By Aranyu Soltesz. Coloring Worksheet. At Thursday, December 12th 2019, 11:20:05 AM.
Orange is a bright and cheerful color that has been shown to enhance communication, and socialization. Children who play in rooms with orange color schemes tend to be more cooperative, extroverted, and confident. Of course, as with any warm color, too much orange can be overstimulating, and wind up having the opposite effect. While orange may bring out the chatty side of a shy child, too much orange may overwhelm them and cause them to feel irritable and not at all like being friendly. Orange is best used as an accent color, especially the softer shades of orange. Try pairing orange with soft shades of green, lavender, or a neutral cream color.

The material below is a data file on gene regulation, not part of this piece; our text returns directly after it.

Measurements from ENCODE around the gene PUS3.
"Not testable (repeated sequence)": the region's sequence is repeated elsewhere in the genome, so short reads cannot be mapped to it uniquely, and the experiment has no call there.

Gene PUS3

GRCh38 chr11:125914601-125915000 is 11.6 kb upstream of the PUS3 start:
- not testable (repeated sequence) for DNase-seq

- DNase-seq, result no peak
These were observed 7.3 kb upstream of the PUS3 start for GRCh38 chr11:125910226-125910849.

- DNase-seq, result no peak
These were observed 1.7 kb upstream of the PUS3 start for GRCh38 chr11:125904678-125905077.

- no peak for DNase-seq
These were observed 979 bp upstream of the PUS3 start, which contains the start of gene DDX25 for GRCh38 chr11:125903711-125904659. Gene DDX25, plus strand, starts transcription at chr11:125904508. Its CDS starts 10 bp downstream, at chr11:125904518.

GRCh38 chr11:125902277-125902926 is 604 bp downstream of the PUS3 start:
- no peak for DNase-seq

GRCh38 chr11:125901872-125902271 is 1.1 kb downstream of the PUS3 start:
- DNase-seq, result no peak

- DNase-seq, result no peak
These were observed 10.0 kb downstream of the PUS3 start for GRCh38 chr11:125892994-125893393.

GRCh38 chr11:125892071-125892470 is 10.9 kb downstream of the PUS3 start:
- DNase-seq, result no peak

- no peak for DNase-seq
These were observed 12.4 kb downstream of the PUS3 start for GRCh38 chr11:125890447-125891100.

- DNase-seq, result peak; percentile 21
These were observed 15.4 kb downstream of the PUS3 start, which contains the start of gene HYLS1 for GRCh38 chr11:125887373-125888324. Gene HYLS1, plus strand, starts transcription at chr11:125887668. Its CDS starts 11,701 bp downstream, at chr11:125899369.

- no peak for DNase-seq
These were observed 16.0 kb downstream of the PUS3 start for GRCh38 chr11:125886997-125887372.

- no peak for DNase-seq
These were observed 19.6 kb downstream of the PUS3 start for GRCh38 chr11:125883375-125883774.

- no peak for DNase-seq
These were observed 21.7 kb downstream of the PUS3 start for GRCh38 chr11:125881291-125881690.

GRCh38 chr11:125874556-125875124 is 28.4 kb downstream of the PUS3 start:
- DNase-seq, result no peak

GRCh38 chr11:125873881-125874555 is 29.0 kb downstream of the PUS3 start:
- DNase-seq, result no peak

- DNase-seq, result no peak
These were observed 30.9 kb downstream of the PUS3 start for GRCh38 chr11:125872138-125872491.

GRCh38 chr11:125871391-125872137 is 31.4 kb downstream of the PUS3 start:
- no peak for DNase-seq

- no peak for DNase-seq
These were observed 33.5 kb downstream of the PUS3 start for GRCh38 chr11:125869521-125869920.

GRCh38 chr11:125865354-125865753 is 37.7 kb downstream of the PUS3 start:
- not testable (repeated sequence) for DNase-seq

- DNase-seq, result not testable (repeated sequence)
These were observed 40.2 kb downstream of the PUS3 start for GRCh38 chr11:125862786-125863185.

When your child considers boundaries on a page, it not only saves your kitchen table, but it also shows she is starting to develop spatial skills, the ability to understand relationships between different shapes and objects. “As children become aware of boundaries, they start thinking and planning around them,” says Bodman. Soon, she may color with an understanding of spatial vocabulary such as “above,” “below,” and “between.” Spatial skills are involved in everything from getting orientated in a new environment (say, if your child is learning her way around a new classroom) to packing a suitcase.
Coloring is a fine motor strengthening tool that many Occupational Therapists recommend and use in treatment sessions. Coloring is a resistive task that provides the small muscles in the hand to work the waxy crayon onto coloring sheets. When a child holds a crayon, they are working on the strength of the intrinsic muscles of the hand. Using broken crayons requires more work and is a greater strengthening task for kids who need to work on their tripod grasp. For more strengthening, encourage your child to color more resistive surfaces such as construction paper, cardboard, or even sand paper.